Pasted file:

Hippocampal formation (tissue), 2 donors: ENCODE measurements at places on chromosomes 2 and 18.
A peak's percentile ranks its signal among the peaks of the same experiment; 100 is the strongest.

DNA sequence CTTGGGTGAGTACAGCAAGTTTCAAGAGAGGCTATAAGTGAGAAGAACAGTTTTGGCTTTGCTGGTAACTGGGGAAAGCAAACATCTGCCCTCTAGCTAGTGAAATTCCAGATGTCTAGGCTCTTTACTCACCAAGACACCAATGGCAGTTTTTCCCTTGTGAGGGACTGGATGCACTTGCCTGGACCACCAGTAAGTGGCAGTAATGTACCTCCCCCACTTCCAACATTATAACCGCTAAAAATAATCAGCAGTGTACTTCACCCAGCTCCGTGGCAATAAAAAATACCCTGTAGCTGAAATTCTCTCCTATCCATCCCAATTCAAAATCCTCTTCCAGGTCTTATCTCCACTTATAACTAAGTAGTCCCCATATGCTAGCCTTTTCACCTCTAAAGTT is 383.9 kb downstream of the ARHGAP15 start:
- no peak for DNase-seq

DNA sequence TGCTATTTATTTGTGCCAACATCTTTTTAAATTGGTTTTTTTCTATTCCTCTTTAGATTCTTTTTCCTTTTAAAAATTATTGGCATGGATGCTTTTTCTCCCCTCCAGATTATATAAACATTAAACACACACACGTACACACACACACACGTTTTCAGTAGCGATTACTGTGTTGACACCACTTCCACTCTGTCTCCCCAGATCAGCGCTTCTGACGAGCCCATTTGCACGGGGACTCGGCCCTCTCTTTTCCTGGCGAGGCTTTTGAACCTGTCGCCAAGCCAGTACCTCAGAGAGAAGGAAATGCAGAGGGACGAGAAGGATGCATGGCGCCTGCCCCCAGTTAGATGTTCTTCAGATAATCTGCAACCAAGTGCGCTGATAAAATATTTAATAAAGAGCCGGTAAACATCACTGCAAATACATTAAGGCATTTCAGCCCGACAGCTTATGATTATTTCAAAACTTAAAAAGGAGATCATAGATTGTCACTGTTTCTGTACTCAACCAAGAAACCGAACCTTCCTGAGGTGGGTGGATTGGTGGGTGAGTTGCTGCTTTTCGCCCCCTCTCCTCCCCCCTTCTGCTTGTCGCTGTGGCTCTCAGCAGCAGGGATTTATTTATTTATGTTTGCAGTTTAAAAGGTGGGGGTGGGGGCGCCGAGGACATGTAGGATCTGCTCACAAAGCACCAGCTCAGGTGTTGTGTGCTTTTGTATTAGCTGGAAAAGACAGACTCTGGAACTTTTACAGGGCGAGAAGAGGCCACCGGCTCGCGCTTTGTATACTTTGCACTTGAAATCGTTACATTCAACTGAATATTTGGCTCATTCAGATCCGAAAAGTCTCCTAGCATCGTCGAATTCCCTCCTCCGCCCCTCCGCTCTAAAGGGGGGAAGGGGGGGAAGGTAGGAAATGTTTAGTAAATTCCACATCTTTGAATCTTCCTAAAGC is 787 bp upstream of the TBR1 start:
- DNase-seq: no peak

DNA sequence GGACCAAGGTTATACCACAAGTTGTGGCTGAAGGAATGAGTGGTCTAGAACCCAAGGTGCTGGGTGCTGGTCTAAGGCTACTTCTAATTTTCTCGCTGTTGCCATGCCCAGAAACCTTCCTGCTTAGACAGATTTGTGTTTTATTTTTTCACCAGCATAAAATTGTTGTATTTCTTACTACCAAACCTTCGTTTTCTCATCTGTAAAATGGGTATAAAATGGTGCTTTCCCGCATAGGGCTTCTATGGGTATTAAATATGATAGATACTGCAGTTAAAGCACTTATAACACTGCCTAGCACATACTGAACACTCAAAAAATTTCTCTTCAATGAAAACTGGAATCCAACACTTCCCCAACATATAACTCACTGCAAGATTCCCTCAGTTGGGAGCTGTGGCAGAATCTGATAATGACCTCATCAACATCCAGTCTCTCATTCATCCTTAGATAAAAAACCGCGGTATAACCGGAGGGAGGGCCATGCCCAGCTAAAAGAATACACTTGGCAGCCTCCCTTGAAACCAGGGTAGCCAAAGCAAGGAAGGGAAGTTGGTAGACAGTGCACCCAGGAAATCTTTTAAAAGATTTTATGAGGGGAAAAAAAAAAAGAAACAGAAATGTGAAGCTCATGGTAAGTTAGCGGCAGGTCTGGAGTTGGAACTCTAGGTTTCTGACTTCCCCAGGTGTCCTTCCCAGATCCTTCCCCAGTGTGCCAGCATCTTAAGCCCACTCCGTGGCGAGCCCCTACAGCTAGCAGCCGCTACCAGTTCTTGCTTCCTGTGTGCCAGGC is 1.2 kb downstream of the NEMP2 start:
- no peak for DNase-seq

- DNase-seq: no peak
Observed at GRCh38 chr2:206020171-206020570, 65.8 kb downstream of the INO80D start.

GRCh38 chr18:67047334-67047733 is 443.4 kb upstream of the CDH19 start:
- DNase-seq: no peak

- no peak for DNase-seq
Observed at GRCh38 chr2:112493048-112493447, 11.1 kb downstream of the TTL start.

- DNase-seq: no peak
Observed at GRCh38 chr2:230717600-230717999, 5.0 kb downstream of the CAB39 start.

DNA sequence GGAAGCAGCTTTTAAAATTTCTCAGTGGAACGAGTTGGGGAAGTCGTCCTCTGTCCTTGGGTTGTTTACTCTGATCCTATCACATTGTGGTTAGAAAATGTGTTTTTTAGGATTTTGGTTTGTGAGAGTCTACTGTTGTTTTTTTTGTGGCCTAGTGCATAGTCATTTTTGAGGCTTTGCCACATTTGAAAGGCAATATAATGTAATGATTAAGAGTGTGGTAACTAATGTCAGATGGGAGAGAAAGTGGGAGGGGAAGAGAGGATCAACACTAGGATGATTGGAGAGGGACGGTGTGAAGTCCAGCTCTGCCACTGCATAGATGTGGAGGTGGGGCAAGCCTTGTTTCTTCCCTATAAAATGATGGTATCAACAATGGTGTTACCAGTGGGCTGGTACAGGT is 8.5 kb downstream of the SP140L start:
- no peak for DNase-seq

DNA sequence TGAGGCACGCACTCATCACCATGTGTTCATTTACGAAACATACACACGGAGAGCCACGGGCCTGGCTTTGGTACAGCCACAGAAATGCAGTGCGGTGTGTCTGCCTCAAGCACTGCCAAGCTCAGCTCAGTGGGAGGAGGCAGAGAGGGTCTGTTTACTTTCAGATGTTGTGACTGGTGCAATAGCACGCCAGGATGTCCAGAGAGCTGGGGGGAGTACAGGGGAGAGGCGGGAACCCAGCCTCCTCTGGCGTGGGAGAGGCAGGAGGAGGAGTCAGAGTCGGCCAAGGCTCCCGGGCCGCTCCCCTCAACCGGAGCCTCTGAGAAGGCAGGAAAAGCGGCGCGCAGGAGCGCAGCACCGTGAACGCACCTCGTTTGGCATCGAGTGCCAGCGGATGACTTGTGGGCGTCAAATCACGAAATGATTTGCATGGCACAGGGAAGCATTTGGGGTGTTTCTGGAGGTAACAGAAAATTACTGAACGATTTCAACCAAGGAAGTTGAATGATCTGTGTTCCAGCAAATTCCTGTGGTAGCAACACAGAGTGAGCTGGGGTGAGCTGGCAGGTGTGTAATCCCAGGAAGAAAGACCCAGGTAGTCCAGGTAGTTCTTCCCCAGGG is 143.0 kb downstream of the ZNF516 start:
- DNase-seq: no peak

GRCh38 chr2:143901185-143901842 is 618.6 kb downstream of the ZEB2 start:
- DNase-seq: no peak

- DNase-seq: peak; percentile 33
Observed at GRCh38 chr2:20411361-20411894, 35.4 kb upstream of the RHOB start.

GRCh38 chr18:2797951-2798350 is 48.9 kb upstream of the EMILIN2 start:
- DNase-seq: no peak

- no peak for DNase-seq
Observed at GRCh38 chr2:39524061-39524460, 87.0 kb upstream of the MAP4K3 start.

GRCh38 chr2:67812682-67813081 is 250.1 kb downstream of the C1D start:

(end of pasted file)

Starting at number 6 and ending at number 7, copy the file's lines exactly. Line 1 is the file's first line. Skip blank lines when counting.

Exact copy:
- DNase-seq: no peak

DNA sequence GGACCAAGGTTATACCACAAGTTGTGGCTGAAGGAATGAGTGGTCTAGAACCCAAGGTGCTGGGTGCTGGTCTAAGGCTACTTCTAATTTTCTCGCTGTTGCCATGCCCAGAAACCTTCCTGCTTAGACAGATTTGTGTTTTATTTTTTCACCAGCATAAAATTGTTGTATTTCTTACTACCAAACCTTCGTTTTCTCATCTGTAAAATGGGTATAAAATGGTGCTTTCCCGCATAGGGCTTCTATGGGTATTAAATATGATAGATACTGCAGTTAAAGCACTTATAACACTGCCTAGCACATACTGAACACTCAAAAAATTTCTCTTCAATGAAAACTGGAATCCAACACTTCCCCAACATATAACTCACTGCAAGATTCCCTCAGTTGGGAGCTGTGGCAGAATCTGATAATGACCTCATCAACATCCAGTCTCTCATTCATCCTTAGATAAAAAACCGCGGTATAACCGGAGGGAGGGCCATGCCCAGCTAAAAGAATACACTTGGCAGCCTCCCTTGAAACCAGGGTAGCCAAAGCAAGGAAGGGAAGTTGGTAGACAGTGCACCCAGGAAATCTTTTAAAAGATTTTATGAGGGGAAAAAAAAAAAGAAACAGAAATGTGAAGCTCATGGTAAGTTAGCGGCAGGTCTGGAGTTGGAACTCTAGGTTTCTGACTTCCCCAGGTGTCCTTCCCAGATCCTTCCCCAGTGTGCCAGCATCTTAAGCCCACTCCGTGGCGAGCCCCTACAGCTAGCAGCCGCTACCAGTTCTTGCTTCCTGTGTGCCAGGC is 1.2 kb downstream of the NEMP2 start: